Basic bird houses can be predictable, but a lot of unusual objects can be transformed into unique bird residences. Upcycle any teapot into a rustic bird house with this easy project.
Choose Your Teapot
Do you have a favorite teapot or old coffeepot that just can't be used to brew beverages anymore? Even if the pot is chipped, cracked or missing parts, it can be successfully turned into a quaint bird house. The teapot can be made from any material including porcelain, ceramic, tin or aluminum, and any standard size is suitable to become a bird house – small miniature or decorative pots, however, will not have sufficient space for most birds to safely use without smothering.
Pots with large, wide lids can work as nesting shelves for larger birds such as robins or starlings, while pots with smaller lids are perfect for smaller cavity-nesting species such as chickadees, tits and wrens. Check local thrift stores or resale shops for suitable pots, and don't limit the search to teapots – old coffeepots or oilcans can also make great bird houses.
Prepare the Teapot
Before turning it into a bird house, a teapot must be thoroughly cleaned so there are no dangerous chemicals or deposits on the interior that could threaten brooding adults or recently hatched chicks. Soak the inside of the pot with a strong vinegar solution for several hours and rinse it thoroughly, then rinse it again with a weak bleach solution so it is properly sterilized. Rinse the pot a final time with plain, clean water and dry it thoroughly, and it will be ready to create a bird house.
Remove the pot's lid and spout cover if it has one. If the spout is quite wide, a small patch of self-adhesive mesh, such as the type used to repair window screens, should be mounted over the interior of the spout to provide a base for birds to build a nest and protect against hatchlings becoming stuck in the spout.
A hole must be drilled in the bottom of the pot so it can be properly mounted. While punching holes in metal pots is simple, it takes more care to drill into a ceramic or porcelain pot without cracking it. Wet the area to be drilled slightly, and use a hand drill for greater control; a power drill is more likely to damage the pot.
If a smaller entrance is desired, use silicone gel to attach the pot's lid at an angle with the opening facing down, leaving enough space for agile birds to enter. Not only will this keep larger, more aggressive birds out of the house, but it will also help shelter the opening from sun, wind or rain.
Mounting the House
The best way to mount a teapot bird house is to place the base against a tree or wooden pole using a nail or screw through the drilled hole. Position the spout to be "pouring" down, which will serve as natural drainage under the nest inside the pot. These houses look particularly quaint when mounted among dense greenery such as on an ivy-covered wall, and the greenery also serves as camouflage to keep the nest protected. The handle of the pot will be on top and serves as a perch for adult birds but is not as useful for predators trying to access the nest. For further protection, mount baffles above and below the house, and if the pot is metal, it can be helpful to mount a roof above the house to help keep it cooler in summer heat. A simple roof can be a slab of wood or a pair of shingles.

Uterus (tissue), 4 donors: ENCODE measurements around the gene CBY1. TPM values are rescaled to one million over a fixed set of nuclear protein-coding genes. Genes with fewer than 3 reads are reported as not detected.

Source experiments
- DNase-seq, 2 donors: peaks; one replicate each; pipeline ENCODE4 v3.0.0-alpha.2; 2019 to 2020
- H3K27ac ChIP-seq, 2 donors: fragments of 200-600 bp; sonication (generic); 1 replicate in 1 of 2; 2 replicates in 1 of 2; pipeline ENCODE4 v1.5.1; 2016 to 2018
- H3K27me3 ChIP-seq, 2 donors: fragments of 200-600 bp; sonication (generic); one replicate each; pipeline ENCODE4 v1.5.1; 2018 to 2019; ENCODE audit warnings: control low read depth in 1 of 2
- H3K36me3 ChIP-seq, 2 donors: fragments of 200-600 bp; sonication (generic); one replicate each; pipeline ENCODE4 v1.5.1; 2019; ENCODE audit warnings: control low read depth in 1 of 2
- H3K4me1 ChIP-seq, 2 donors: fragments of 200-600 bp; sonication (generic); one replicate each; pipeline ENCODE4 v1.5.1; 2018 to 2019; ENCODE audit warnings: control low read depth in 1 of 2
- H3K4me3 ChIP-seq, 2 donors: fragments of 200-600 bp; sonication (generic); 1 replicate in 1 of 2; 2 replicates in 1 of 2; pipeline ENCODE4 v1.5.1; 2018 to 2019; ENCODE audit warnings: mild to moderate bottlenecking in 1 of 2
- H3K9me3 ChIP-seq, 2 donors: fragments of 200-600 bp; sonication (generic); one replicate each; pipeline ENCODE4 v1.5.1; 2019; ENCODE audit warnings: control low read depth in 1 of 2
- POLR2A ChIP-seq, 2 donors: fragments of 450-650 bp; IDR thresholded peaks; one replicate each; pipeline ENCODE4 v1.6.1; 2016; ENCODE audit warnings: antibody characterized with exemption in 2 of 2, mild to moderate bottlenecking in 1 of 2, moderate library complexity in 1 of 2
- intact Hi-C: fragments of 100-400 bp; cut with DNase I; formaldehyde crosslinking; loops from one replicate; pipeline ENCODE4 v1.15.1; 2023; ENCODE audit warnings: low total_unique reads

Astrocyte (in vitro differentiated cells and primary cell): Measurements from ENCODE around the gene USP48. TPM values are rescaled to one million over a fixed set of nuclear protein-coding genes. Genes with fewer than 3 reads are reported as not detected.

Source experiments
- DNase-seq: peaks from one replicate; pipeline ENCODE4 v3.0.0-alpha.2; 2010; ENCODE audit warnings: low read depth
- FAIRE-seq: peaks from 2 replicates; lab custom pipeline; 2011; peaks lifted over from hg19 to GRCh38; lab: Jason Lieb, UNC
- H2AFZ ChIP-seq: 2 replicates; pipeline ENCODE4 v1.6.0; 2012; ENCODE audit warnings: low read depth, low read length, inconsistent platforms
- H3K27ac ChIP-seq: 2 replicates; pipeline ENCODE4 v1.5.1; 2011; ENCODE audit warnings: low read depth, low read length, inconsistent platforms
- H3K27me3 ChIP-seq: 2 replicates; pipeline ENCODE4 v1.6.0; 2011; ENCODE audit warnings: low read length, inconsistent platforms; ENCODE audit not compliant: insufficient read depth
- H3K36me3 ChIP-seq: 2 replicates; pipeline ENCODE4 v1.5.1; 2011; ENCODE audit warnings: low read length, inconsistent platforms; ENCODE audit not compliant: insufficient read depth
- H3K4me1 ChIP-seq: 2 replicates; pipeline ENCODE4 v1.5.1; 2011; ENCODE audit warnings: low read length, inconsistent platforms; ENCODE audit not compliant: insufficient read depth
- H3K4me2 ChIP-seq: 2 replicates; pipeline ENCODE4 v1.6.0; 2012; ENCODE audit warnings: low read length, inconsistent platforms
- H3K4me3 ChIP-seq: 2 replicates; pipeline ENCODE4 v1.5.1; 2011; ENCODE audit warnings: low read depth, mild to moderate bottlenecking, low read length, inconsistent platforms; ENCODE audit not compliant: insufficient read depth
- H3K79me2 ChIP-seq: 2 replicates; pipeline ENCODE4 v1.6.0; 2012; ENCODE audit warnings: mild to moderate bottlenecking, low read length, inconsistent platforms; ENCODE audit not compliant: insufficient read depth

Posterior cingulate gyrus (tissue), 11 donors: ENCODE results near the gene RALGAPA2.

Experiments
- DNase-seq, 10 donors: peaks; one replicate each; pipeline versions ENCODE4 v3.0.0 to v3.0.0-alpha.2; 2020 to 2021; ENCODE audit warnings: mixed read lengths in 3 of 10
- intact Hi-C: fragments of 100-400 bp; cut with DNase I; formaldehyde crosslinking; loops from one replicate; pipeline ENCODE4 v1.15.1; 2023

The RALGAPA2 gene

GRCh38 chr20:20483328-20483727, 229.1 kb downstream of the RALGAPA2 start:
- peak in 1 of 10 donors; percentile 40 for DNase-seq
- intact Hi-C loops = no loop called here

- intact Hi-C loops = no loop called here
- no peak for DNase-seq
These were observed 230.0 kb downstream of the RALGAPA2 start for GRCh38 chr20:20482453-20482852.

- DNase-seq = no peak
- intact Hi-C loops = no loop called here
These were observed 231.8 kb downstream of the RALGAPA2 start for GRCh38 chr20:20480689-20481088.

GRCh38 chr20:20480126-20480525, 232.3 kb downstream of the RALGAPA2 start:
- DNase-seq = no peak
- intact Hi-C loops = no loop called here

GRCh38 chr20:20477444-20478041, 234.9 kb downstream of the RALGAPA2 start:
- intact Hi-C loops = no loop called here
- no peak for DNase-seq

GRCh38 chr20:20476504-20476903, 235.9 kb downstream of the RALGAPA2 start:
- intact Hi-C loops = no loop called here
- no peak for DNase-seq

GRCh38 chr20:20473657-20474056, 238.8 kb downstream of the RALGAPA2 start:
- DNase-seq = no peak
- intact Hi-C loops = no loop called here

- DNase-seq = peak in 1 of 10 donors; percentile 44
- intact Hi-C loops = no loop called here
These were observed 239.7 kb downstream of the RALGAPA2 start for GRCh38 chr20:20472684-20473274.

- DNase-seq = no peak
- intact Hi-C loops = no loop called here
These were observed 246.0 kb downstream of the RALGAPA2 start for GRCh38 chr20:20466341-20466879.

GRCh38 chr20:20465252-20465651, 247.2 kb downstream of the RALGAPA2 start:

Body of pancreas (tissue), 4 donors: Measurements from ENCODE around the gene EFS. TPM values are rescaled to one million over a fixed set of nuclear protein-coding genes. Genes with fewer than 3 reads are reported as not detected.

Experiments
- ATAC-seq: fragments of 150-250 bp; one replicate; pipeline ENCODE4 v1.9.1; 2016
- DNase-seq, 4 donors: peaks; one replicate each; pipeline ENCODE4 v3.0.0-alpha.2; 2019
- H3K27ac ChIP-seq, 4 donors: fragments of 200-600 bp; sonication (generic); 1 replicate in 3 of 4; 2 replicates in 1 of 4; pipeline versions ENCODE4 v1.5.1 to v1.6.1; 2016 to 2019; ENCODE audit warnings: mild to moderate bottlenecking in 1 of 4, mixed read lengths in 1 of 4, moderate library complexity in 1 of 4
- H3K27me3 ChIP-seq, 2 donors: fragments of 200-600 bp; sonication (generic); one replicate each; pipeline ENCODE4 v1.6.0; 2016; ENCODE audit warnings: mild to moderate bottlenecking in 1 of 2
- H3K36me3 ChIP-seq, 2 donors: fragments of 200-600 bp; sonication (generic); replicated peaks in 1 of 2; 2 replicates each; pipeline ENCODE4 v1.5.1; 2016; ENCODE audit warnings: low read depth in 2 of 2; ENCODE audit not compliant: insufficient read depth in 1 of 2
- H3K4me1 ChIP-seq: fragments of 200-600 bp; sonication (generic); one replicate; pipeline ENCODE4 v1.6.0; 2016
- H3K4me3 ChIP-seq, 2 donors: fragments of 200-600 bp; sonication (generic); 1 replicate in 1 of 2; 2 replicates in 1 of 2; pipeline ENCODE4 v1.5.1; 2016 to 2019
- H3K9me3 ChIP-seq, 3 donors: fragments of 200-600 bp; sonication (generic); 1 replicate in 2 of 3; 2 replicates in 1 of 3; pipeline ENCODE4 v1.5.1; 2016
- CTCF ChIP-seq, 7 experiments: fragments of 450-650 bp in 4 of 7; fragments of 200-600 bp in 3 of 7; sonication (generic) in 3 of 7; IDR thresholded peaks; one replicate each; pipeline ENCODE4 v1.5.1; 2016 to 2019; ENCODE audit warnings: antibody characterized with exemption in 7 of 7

If the house has a wide enough handle, it can be used to hang the house from a hook or branch. This may make the house less attractive to birds, however, as very few species are willing to nest in bird houses that sway or swing. A heavy pot isn't as likely to swing, however, and could be hung successfully. If it is to be hung, there is no need to drill into the bottom of the pot for mounting.
For a decorative touch, adding a strand of beads to "drip" from the spout gives the house a bit of sparkle. To make it more sparkling for birds, however, don't forget to supply nesting materials nearby to encourage birds to take up residence.
Cleaning a Teapot House
All bird houses must be cleaned after nesting to eliminate any mites or other parasites that could infect future broods. While these infestations are less likely in the impervious material of a metal or ceramic teapot bird house, cleaning is still necessary. After the birds have left, remove the old nest and wash the house with a weak bleach solution, allowing it to thoroughly dry before remounting. When cleaning, be sure the interior mesh is still secure and replace the patch as necessary so it is safe for the next nest.
It is easy to recycle an old teapot or coffeepot into a quaint, unique bird house, and the birds will thank you for such helpful accommodations.
Want to make another upcycled birdhouse? Try this DIY mailbox birdhouse project!
Photo – Old Teapot © eLLen